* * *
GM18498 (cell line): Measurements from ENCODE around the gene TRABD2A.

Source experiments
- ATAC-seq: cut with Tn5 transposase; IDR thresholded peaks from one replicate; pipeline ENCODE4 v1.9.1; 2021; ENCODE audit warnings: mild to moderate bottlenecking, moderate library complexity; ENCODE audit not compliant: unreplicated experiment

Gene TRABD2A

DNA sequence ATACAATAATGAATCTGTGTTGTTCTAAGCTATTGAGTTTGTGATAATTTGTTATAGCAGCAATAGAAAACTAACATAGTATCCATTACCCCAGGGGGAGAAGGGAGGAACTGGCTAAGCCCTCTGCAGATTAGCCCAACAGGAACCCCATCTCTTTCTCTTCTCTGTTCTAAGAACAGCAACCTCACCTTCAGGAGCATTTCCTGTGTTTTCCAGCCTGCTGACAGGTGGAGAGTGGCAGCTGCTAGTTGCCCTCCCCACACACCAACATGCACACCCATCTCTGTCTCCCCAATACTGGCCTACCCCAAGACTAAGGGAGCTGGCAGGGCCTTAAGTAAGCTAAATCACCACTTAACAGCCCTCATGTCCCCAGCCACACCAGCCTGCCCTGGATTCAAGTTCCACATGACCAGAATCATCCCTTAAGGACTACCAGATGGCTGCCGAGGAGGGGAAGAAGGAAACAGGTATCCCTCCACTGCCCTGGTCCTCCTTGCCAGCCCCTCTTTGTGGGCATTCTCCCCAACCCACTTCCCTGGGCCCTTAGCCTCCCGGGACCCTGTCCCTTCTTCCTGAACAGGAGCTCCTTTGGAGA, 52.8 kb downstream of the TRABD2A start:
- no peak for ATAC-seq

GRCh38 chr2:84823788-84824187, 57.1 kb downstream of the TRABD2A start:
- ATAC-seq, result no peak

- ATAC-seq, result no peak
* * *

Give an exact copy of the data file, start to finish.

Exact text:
GM18498 (cell line): Measurements from ENCODE around the gene TRABD2A.

Source experiments
- ATAC-seq: cut with Tn5 transposase; IDR thresholded peaks from one replicate; pipeline ENCODE4 v1.9.1; 2021; ENCODE audit warnings: mild to moderate bottlenecking, moderate library complexity; ENCODE audit not compliant: unreplicated experiment

Gene TRABD2A

DNA sequence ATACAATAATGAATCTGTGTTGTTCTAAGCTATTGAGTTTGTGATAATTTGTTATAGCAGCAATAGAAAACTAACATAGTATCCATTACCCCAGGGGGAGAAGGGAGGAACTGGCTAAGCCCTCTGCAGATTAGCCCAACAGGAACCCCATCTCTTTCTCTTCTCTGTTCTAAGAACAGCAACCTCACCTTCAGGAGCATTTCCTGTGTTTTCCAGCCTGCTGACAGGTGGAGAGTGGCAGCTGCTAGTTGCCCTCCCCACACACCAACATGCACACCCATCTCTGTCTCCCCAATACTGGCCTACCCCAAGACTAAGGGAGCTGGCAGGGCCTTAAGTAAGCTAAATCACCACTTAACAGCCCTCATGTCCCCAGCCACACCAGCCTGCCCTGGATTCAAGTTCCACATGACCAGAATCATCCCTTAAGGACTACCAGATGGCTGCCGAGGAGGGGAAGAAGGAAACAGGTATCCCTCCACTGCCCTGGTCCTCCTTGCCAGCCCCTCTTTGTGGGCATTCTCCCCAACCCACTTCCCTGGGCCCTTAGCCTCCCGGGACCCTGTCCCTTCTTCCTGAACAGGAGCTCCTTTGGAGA, 52.8 kb downstream of the TRABD2A start:
- no peak for ATAC-seq

GRCh38 chr2:84823788-84824187, 57.1 kb downstream of the TRABD2A start:
- ATAC-seq, result no peak

- ATAC-seq, result no peak